The number of people following vegetarian or vegan diet has increased significantly within the last few years. Compared to a tiny one percent in 2009, about five percent of US population reported that they are following a vegetarian diet and half of those people are vegan in 2015. It is very interesting to see the numbers skyrocket quickly for a variety of reasons ranging from unethical animal practices, environmental concerns to health factors. No matter what diet or lifestyle one chooses to follow, it is very important to fully understand it’s pros and cons and if it’s the right lifestyle for you?
What is vegetarianism?
It is a dietary practice where one does not eat any meat products, fish, and poultry. Individuals who follow vegetarianism are called vegetarians and there are different types of vegetarians such as
- lacto-ovo vegetarian: do not eat meat, poultry, or fish, but eat eggs and dairy products (what most of us mean when we say “vegetarian”)
- lacto-vegetarian: do not eat meat, poultry, fish, or eggs, but eat dairy products
- ovo-vegetarian: do not eat meat, poultry, fish, or dairy products, but eat eggs
- Vegan: ONLY eat plant-derived foods and avoid animal by-products such as leather, wool, honey etc. Vegans typically also avoid cosmetics and other products that are tested on animals.
Recently, there is a new term called ‘flexitarian” or “semi-vegetarian” which is used to describe people who mostly eat a vegetarian diet but will occasionally eat meat.
So what are the health benefits of vegetarianism?
A vegetarian diet is associated with many health benefits because of its higher content of fiber, folic acid, vitamins C and E, potassium, magnesium, and many phytochemicals and a fat content that is more unsaturated (good fats). Compared with other vegetarian diets, vegan diets tend to contain less saturated fat and cholesterol and more dietary fiber which may help prevent or decrease the risk of high cholesterol, high blood pressure, and heart disease.
However, eliminating all animal products from the diet increases the risk of certain nutritional deficiencies such as vitamin B-12, vitamin D, calcium, iron, zinc and omega-3 fatty acids, especially among vegans. A big concern among vegetarians/vegans is the adequacy of protein in their diet; protein is found in both plant foods and animal foods but it is important to remember that many of these plant-based protein contains less protein per serving compared to animal foods. One should try to eat a wide variety of foods from different food groups and combine one or more protein sources at a meal to meet their needs. Some of the good sources of protein include lentils, beans, tofu, soybeans (edamame), soy products (veggie burgers, “chik’n” strips, etc), textured vegetable protein (TVP), low-fat dairy products, nuts, seeds, tempeh, and eggs.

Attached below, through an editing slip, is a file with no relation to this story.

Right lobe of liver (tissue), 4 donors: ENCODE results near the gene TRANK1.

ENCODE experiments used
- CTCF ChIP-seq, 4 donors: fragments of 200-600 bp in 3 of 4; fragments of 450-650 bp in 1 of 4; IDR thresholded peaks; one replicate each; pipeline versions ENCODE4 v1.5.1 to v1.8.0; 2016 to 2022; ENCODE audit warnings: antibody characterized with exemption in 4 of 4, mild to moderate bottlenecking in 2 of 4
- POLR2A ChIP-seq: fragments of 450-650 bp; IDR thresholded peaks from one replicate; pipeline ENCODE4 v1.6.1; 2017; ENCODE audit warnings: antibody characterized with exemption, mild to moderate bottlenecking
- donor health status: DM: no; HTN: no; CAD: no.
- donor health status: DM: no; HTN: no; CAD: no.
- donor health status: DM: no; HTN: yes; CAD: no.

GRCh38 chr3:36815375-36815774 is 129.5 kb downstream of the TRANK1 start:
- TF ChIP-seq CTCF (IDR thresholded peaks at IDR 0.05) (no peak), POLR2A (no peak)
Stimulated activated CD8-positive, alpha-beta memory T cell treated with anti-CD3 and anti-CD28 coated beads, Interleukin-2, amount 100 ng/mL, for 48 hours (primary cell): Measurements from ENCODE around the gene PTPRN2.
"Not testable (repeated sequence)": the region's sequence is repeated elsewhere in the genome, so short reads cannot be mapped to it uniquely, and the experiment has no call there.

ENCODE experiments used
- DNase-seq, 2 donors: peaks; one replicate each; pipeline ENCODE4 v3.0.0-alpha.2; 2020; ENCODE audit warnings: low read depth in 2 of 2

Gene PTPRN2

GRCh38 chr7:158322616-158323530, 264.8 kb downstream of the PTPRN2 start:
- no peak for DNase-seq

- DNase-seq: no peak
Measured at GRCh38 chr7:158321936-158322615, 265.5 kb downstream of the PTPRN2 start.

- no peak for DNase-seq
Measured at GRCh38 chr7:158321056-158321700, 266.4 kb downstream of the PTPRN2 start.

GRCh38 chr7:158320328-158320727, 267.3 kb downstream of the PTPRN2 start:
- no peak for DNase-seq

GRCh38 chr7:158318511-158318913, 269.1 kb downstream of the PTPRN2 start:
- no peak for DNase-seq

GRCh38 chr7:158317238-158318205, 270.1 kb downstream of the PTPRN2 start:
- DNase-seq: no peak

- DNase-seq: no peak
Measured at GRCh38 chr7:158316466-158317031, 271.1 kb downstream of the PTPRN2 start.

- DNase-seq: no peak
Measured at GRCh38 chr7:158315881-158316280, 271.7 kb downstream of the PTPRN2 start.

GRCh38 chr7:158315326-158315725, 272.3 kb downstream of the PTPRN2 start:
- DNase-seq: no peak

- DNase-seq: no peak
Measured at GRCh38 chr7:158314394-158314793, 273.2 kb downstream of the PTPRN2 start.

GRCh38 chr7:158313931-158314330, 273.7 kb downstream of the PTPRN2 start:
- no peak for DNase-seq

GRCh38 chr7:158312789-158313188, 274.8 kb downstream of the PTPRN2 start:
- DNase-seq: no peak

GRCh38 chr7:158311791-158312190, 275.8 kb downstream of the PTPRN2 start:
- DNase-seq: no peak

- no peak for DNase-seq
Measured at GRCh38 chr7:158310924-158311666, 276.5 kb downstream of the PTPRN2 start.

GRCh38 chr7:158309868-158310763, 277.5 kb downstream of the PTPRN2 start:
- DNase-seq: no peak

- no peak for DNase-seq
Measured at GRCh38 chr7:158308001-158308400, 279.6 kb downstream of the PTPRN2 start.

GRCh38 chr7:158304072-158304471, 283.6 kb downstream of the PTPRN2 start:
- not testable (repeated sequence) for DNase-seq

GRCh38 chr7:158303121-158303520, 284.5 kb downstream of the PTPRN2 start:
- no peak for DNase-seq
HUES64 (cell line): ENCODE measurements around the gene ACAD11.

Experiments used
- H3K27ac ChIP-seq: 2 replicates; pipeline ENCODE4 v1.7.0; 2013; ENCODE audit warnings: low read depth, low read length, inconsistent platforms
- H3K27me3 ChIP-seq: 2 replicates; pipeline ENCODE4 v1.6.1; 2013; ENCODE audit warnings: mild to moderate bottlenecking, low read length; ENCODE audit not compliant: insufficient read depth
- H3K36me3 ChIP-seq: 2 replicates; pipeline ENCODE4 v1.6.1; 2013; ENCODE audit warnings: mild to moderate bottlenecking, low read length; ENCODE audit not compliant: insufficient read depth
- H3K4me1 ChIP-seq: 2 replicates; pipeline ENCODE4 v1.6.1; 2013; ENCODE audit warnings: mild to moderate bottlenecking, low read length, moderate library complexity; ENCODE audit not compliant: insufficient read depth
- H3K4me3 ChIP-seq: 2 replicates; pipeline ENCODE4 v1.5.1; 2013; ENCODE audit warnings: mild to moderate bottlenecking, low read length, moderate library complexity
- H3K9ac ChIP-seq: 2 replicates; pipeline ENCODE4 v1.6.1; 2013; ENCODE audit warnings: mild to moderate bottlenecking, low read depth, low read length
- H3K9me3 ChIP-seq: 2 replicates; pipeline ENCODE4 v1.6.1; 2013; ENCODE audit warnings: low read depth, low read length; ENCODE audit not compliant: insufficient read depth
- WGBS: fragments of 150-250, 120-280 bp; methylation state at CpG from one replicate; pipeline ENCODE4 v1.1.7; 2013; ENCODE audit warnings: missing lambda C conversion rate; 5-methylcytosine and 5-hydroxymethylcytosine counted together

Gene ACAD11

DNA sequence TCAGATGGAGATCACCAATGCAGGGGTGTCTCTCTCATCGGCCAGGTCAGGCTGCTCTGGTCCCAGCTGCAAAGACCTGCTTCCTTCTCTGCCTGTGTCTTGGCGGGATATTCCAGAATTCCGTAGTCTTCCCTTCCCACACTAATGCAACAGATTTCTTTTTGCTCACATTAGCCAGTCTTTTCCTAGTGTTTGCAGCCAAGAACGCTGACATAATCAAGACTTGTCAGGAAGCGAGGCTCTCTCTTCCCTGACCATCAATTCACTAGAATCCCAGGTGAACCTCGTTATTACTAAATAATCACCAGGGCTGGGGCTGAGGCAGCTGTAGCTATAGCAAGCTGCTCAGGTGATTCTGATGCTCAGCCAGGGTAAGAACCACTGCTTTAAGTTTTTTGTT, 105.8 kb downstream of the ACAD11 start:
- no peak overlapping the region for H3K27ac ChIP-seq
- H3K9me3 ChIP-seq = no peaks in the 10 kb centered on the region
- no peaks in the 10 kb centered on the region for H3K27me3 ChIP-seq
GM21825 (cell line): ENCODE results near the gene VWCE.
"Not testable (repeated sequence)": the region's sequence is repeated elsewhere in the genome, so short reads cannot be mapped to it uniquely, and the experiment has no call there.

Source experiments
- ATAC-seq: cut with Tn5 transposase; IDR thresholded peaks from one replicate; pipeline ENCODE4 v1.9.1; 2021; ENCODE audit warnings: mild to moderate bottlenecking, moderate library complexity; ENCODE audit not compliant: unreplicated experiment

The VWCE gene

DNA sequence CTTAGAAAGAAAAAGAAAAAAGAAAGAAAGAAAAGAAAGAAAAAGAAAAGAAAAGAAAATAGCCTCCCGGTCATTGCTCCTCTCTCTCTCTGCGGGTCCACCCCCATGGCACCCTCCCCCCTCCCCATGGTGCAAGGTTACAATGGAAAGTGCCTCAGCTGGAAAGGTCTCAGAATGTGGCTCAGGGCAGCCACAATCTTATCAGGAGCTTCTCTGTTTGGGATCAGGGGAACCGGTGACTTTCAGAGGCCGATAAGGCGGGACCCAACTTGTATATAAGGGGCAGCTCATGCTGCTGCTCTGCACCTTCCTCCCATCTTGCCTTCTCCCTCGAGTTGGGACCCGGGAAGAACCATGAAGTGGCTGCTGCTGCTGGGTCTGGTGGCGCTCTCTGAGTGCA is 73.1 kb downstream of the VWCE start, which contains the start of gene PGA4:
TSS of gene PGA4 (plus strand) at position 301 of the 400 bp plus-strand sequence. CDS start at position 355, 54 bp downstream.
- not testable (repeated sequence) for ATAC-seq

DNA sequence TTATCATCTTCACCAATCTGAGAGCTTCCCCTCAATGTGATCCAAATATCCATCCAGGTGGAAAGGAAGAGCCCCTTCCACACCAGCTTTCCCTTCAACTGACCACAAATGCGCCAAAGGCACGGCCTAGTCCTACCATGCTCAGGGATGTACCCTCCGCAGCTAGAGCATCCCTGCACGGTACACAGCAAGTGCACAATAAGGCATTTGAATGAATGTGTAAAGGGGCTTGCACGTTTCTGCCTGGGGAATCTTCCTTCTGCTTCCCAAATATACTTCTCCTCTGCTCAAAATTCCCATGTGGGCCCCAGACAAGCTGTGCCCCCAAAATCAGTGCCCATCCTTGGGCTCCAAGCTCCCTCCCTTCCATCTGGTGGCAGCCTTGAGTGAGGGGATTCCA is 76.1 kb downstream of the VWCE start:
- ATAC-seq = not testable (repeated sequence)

Vegetarians and vegan should also focus on consuming foods fortified with nutrients that they are at risk of getting deficient on a daily basis. Otherwise, it is suggested for those individuals to take appropriate supplements to prevent deficiencies.
How do I get started on vegetarianism?
If you are interested in incorporating vegetarianism into your life, I suggest you make small, gradual changes and enjoy the process.
- Stock your pantry with vegetarian & vegan essentials.
- There is a global movement called “Meatless Monday” which encourages skipping meat one day a week because it’s good for your health as well as the planet.
- Make vegetarian versions of your favorite meals such as tofu tikka masala & roasted cauliflower & lentil tacos with creamy chipotle sauce.
- Try vegetarian-friendly restaurants in your area for a different experience.
- Get recipes from great vegetarian-friendly blogs such as vegkitchen, ohmyveggies, and cookie & kate.